As a generalisation, many people look forward to promotions because of the increase in pay. Other factors that many of us would desire in a promotion are an increased job scope, more experiences and also the opportunity to learn new things.
However, based on a report released by Jobstreet, “Employers [in Malaysia] are challenged by their constriction to dish out increments.”
Tellingly, the rate of people voluntarily leaving jobs in Malaysia—at 13% in 2016—are quite high for the region.
It’s not that Malaysians aren’t getting “promoted”.
49.6% were promoted without benefits, but when there is an increment, the average increase is by about 17%.
90% of the Malaysians surveyed by Jobstreet reported added responsibilities, and 85% reported an expanded job scope.
Only 60% got job grade increases, and when it came to formal promotions, the number dropped down to 43% (formal promotions were defined as a title or level change plus additional compensation and benefits).
As you can imagine, it’s this disparity that causes Malaysians some dissatisfaction in their job promotions.
Increments aren’t happening fast enough for most Malaysian employees, and increased job responsibilities don’t pay the bills right now, even if they carry the promise of increments in the future.
It takes longer to get promoted than most Malaysians think.
Most Malaysian employees in the survey think that it’ll take them around 30 months to get that sweet, sweet promotion.
The truth is, it takes closer to 35 months for that promotion to come (and remember, promotions don’t necessarily translate to increments).
So what’s going on here?
Apparently, a lot of Malaysian bosses don’t have very solid promotions plans in mind for their staff.
And because of this, employees may perceive that as a lack of care towards them, which pushes them to leave the company, particularly those who haven’t been promoted yet.
Malaysian employees also feel like there’s a lot of unfairness in who gets promoted in a company—more-so than other nations in the same survey.
“There is room for improvement with communicating promotion policies and transparency,” said the Jobstreet survey.
“Candidates who are not promoted showed a stronger willingness to leave their company. Those promoted record a neutral sentiment on affinity and loyalty to their company.”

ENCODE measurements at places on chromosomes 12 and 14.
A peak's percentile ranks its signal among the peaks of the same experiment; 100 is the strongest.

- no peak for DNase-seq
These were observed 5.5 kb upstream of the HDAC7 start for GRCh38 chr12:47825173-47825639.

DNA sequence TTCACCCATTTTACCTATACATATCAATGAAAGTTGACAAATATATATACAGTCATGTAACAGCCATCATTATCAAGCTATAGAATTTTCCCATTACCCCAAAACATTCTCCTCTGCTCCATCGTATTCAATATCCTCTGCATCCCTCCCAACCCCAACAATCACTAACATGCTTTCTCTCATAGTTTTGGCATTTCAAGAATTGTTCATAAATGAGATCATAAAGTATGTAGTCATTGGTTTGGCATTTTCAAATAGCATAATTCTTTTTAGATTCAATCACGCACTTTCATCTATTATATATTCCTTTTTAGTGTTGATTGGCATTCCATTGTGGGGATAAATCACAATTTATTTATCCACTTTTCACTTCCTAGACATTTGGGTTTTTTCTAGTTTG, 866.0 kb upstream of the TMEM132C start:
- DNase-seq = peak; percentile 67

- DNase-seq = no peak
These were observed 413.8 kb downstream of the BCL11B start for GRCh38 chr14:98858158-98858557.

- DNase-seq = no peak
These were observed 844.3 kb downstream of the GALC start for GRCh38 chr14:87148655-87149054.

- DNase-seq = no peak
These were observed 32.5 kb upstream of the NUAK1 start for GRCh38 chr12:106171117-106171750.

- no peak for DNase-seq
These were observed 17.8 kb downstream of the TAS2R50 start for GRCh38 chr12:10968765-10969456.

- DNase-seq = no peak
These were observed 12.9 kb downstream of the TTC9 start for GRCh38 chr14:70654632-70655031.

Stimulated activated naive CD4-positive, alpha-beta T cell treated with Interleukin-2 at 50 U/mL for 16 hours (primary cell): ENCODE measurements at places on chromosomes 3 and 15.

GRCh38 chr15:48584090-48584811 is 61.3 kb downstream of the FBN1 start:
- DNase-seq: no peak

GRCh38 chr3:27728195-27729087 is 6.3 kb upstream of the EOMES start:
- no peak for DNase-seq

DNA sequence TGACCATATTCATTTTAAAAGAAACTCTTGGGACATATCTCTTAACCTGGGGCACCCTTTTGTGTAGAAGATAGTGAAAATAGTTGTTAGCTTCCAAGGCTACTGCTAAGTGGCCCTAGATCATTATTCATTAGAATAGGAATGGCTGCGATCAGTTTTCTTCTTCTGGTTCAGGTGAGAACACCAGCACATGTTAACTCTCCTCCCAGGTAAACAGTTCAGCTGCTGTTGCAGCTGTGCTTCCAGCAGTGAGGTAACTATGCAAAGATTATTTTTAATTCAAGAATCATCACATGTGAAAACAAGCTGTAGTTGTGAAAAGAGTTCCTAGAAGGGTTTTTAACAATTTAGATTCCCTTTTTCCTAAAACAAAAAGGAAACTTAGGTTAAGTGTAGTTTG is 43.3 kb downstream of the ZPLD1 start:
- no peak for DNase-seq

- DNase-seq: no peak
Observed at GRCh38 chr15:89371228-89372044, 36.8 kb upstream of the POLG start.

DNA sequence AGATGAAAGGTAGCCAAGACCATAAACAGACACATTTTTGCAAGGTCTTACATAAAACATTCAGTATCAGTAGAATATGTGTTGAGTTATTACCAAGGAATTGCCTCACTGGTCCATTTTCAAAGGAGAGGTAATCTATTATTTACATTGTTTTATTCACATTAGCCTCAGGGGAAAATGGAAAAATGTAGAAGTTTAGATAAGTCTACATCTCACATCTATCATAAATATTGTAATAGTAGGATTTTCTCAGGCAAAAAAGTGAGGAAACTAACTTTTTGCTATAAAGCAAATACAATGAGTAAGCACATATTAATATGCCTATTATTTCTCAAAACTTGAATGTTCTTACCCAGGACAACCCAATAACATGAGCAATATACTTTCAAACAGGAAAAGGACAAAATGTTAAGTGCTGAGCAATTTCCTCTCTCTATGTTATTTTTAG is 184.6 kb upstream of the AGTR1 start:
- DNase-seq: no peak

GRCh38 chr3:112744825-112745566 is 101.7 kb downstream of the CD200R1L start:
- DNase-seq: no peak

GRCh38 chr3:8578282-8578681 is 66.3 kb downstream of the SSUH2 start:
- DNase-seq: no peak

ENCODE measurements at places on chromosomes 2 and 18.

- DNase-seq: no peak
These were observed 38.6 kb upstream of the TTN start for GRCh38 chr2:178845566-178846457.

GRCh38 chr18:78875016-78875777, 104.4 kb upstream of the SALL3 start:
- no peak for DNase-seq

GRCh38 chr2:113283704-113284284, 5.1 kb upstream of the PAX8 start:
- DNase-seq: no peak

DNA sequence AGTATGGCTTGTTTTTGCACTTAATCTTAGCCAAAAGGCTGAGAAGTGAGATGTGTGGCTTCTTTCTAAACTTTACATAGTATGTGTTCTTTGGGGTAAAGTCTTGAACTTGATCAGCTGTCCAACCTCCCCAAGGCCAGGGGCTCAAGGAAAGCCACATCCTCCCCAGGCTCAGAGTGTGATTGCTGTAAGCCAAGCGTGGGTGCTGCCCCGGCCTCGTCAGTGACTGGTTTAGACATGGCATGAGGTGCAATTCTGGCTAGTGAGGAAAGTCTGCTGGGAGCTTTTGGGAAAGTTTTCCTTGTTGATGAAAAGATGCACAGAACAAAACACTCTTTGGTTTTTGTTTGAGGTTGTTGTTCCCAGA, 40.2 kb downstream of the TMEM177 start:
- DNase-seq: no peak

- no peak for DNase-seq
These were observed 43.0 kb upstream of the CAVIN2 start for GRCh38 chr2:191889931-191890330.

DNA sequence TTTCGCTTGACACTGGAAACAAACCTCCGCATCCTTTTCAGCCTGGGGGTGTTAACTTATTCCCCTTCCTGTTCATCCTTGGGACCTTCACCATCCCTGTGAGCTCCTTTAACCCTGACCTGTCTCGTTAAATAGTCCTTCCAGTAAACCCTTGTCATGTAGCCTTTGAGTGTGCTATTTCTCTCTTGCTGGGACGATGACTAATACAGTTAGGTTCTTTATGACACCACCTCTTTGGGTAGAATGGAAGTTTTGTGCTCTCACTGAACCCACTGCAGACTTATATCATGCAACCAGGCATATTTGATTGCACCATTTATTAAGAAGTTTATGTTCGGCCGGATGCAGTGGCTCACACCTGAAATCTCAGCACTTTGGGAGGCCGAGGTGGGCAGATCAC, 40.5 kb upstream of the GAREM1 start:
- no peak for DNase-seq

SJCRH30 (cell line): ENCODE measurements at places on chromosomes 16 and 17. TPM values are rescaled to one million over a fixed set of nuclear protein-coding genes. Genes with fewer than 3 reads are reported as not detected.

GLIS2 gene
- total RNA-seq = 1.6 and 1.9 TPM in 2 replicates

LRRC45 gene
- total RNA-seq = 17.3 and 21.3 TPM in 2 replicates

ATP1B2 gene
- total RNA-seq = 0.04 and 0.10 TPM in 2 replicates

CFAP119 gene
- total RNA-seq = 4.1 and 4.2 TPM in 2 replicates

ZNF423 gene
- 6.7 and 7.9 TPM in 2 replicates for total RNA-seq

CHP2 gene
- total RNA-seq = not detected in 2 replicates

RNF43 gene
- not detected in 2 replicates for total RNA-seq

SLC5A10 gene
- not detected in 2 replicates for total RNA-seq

And that’s all important for the employers, but here’s what this means for employees.
Millennials are known as a generation of job-hoppers, but even with that, millennials generally stayed at their jobs for 4.6 years.
So here’re some active steps you can take get that promotion somewhere in your future.
1. Ask for clarification about your career progression.
If you thinking of threatening your boss with a resignation to get them to promote you, the survey on Jobstreet tells us that this only works 9% of the time.
However, when it comes to career progression, instead of waiting and hoping that the topic might be brought up, ask about it during that crucial first interview.
- Ask about a promotion roadmap. What can you expect in the future of this job?
- Find out if this roadmap is flexible, or if there are options for you to move laterally, if that’s what you’re looking for (but don’t act too gung-ho about this, as it might show your boss that you’re just going in this job as an entry point for another department).
If you’re already hired, all hope isn’t lost.
You can, and should have a sit-down with your immediate higher-ups to discuss your future in the company. When you do this, you’re making your boss put time and thought into your career progression, if they hadn’t before.
2. Be very aware of your immediate superior.
In the same Jobstreet survey, both superiors and employees tended to agree about the factors that led to the promotion in Malaysia.
They were in unison except for this:
The survey shows that Malaysians under-rank the importance of the immediate supervisor when gunning for that promotion.
No matter how much you play nice with the guys right on top, they’ll still want the opinion of your immediate supervisor or the people working closest with you, about how you’ve been doing.
And you might not be getting rejected for the obvious reasons either.
In some cases, when you work too effectively for your immediate supervisor, they might torpedo your promotion because they can’t risk losing you.
If you take too much responsibility, and even swipe some of your boss’s job, the department would crash and burn without you—so your boss will just never let you leave.
3. Work on your soft skills.
Maybe you can do your job really well, but you’re not getting that much-touted promotion. This might have something to do with your soft-skills.
Maybe you can work really well as an employee—but are you thinking like a higher-up? Are you thinking in the long-run, or are you just looking at things daily?
You can do own your job, but if your boss disappeared that day and passed you their job, can you do that as well as yours, skills-wise?
Or, have you shown to your boss that you can lead a team, if a team is given to you?
Be really honest with yourself here. After all, if an employer without the resources to hire talent discovers that they have the talent growing under their noses the entire time, you’ve just become a valuable asset to the company.
In the end though, a promotion is a two-way street. You could be the best employee with gregarious leadership abilities, and have a career progression plan mapped out to your sunset years. But if employers don’t have plans for employee retention, then your promotion plan means nothing.
Jobstreet has their own suggestions for employers looking for talent.
So for employers who feel the crunch about hiring good employees, then there’s some value in ensuring that they develop the talent that they do have, instead of having to hire new ones all the time.
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